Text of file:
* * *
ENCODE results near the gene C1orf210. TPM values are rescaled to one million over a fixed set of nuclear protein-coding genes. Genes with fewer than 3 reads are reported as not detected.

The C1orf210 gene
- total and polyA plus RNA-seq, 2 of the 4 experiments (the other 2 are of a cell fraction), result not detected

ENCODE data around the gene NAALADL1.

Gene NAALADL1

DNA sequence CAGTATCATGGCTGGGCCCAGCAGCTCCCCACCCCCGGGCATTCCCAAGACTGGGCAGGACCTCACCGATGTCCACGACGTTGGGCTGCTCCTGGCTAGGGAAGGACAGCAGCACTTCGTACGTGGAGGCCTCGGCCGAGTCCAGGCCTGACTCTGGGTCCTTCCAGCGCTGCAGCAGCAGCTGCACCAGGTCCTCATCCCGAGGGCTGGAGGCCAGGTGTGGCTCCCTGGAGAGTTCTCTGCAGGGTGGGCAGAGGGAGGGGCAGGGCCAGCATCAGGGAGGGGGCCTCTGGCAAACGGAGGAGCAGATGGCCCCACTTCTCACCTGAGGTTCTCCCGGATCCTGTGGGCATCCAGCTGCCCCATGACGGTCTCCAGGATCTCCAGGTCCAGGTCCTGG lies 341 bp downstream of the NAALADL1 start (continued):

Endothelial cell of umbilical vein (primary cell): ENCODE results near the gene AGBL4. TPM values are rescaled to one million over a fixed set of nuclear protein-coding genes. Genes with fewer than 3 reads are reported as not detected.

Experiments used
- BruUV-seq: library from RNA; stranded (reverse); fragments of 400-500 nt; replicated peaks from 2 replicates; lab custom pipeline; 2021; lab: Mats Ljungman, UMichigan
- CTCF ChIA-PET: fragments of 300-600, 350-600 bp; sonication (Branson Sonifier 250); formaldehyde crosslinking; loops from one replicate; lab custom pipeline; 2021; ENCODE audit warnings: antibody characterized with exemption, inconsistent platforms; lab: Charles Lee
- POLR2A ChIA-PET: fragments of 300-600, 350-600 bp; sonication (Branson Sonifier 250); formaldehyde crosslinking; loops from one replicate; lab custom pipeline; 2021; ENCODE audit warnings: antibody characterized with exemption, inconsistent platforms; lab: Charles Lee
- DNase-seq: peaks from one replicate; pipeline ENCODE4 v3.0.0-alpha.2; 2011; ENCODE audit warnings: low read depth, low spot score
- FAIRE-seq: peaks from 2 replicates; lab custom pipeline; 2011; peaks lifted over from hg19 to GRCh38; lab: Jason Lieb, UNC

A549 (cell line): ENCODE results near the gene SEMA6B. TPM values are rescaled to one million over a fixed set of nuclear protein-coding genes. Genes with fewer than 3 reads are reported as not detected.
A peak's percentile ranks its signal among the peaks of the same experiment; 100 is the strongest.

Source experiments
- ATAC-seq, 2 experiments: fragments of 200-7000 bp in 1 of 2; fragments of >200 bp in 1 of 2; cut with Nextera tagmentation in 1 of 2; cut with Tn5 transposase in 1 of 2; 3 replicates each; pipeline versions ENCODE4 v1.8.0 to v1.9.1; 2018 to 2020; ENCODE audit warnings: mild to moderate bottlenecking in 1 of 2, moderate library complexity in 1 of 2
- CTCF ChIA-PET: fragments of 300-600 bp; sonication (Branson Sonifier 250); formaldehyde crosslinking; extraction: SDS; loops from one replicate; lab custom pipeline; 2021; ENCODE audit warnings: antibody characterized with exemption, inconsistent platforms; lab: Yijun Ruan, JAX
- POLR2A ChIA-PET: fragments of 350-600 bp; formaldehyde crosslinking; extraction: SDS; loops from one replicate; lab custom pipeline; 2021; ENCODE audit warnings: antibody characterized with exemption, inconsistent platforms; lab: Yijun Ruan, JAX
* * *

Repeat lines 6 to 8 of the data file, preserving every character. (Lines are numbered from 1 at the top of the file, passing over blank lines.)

DNA sequence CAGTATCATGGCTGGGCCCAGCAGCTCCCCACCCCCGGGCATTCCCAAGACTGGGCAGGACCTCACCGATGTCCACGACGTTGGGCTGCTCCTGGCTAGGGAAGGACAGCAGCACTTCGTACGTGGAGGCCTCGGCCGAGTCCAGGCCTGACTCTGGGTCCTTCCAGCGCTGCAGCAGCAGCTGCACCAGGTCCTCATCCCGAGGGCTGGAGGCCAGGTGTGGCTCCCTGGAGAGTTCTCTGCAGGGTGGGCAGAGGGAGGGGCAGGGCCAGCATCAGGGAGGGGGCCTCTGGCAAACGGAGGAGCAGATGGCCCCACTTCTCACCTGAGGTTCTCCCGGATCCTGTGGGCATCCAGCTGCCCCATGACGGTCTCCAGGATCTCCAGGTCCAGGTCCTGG lies 341 bp downstream of the NAALADL1 start (continued):

Endothelial cell of umbilical vein (primary cell): ENCODE results near the gene AGBL4. TPM values are rescaled to one million over a fixed set of nuclear protein-coding genes. Genes with fewer than 3 reads are reported as not detected.

Experiments used